When Ek Sein sold his small plot of land in Prey Veng province early last year to move to Phnom Penh with his wife and three children, he hoped to earn enough money as a motorbike taxi driver to pull his family out of poverty.
But though he works tirelessly every day, Ek Sein, 39, said the rising price of goods, especially gasoline, has dashed his hopes. Earlier this month, he sent his family to live with his parents in Prey Veng’s Ba Phnom district.
“It’s a pitiful life in Phnom Penh,” Ek Sein said last week. “I could not save enough money to support my three children because I earn too little while the price of gasoline increases sharply day after day.”
In Phnom Penh gasoline has increased some $0.20 per liter in recent months and now hovers around $0.73 per liter, spawning protests and forcing many to scramble for survival.
Kruoch Van has kept his 8-year-old son out of school because he cannot pay the fees, he said last week. In 2001, he sold his small plot of land in Svay Rieng province to buy a motorbike for taxi work in Phnom Penh. Now his family can afford to eat only one meal each day, his wife, Srey Samon, said. “Government leaders say that they reduce poverty, but poverty is actually widespread,” she said. “We are becoming poorer and poorer.”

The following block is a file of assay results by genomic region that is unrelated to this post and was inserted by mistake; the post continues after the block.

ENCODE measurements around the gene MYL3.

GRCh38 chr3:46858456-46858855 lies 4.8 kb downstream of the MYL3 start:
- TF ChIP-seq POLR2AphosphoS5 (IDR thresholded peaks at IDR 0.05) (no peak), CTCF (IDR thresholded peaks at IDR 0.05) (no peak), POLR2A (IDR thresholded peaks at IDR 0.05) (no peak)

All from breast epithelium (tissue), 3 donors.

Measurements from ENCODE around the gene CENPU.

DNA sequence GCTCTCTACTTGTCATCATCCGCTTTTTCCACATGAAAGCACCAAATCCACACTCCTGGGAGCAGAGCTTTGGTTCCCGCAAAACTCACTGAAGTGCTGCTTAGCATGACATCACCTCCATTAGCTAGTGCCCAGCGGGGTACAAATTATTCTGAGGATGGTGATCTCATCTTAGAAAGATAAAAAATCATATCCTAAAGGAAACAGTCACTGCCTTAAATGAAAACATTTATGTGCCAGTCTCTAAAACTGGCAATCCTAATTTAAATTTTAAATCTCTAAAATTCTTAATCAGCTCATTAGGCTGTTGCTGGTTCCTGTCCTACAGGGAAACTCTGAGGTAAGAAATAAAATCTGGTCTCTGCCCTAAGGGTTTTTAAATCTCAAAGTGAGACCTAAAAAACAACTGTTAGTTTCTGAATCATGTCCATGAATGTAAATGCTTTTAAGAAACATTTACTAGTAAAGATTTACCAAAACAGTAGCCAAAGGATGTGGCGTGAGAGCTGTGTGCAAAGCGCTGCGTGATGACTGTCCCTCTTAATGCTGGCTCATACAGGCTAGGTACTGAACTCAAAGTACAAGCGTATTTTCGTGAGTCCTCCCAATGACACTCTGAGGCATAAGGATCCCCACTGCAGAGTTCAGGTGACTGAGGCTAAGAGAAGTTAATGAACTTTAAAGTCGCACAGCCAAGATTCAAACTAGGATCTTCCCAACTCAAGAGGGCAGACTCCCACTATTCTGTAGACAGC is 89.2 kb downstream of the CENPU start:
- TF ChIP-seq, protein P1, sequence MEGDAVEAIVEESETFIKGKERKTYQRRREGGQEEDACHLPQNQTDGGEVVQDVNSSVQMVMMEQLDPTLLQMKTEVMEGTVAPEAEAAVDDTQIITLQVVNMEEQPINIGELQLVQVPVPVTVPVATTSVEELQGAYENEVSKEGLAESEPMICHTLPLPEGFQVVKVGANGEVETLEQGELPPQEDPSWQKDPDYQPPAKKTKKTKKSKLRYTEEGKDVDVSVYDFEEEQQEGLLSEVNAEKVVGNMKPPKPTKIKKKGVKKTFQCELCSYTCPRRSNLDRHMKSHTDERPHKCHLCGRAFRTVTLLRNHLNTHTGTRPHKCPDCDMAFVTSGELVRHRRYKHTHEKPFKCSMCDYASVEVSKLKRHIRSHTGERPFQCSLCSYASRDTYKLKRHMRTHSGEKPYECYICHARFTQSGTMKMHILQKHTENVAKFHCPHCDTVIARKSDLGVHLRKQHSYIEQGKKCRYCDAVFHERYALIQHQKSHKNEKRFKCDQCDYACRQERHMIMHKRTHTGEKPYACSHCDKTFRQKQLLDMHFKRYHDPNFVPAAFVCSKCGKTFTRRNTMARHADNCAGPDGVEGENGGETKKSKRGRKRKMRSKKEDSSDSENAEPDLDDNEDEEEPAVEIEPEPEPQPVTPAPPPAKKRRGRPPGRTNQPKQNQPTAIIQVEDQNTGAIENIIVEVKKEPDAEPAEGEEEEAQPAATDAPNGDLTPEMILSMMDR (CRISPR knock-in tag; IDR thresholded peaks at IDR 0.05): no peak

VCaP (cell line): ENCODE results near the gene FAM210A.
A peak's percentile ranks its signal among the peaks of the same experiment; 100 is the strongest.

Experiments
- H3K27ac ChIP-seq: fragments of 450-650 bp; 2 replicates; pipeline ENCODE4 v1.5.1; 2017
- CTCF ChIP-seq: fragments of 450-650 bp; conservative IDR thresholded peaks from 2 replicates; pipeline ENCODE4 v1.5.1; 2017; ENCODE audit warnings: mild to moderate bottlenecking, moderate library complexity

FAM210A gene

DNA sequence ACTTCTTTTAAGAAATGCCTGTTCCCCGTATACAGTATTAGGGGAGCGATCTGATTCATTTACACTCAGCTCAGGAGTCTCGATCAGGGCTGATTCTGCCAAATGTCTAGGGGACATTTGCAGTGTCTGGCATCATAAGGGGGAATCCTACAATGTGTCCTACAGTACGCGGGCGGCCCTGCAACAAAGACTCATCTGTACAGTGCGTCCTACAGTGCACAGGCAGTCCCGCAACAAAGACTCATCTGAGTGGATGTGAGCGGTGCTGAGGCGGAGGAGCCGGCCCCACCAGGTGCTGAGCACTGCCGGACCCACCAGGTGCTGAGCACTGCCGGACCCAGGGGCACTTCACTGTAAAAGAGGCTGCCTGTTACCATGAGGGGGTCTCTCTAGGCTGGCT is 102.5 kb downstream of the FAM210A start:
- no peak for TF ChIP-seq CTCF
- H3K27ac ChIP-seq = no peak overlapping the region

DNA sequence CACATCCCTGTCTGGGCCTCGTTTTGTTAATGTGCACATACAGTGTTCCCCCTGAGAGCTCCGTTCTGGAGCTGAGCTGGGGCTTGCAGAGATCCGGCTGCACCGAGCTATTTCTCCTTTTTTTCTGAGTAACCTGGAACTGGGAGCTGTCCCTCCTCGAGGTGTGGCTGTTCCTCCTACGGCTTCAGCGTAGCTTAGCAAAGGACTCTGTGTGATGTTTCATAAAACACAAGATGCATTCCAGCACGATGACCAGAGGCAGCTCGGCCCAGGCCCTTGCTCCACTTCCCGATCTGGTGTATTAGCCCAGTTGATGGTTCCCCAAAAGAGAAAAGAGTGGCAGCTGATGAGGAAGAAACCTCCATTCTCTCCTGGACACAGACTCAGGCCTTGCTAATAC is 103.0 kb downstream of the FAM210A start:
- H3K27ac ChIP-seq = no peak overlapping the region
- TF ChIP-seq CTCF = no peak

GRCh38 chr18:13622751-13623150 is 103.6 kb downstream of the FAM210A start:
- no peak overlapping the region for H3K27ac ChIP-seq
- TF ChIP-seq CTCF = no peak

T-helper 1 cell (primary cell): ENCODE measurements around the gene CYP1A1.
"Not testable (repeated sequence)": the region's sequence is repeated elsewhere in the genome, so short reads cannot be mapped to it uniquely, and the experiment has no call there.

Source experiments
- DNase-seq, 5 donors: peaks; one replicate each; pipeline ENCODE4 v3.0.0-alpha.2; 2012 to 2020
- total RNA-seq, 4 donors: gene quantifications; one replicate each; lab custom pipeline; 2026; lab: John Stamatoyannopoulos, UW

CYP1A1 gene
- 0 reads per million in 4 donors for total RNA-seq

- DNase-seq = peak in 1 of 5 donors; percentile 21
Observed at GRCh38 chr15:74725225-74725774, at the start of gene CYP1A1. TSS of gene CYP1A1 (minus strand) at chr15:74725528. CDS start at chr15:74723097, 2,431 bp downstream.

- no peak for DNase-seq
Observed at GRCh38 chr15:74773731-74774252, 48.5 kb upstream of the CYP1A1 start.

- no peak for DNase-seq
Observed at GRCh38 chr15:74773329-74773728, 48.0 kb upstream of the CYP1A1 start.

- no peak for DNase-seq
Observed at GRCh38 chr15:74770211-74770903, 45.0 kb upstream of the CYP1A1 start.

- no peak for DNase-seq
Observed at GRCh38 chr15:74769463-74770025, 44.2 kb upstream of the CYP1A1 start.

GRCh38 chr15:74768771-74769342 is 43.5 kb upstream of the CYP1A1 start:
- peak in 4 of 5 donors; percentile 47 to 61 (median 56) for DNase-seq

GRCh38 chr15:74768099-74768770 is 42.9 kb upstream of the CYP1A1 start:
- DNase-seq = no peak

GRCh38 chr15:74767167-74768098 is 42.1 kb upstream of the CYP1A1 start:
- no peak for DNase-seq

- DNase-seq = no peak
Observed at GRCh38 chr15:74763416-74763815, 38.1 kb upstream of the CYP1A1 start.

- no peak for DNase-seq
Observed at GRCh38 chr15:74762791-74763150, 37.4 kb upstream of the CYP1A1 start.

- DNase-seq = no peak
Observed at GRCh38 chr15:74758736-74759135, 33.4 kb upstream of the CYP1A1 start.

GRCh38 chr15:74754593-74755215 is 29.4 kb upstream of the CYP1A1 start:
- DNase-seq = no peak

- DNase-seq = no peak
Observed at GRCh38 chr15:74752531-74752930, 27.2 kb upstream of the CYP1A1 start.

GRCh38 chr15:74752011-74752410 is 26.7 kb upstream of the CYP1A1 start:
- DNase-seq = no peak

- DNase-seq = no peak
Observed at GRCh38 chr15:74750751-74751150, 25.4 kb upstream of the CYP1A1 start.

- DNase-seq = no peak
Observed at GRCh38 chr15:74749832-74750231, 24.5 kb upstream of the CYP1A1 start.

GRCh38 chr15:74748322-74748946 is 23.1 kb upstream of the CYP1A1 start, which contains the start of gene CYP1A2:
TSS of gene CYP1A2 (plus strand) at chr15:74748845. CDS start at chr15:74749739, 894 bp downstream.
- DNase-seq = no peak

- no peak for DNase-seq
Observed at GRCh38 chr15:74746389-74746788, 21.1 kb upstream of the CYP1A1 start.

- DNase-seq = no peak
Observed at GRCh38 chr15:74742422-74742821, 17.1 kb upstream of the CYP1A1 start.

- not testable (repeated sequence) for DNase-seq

Ou Saroeun, who drives a taxi between Phnom Penh and Battambang, said he has raised fares by $1.25 per passenger to about $6.25. “The government presses us, and we press people,” he said. “The people are suffering.”
Motorbike taxi driver Pou Nassy, 29, said he can’t charge his customers more money, though each trip costs him more.
“I still charge my customers the same price because otherwise they will go with other motor taxi drivers,” he said.
The high price of gasoline is increasing the cost of many goods, Banteay Meanchey provincial governor Thach Khorn said.
“The cost of everything is higher because transportation is more expensive,” he said.
Motorbike and car taxi drivers joined students and others in a June 1 protest against rising gas prices, which are nearly double those in Vietnam and Thailand. They asked the government to reduce the gasoline tax, which is about 100 percent, and to cap the price of gasoline at $0.38 per liter.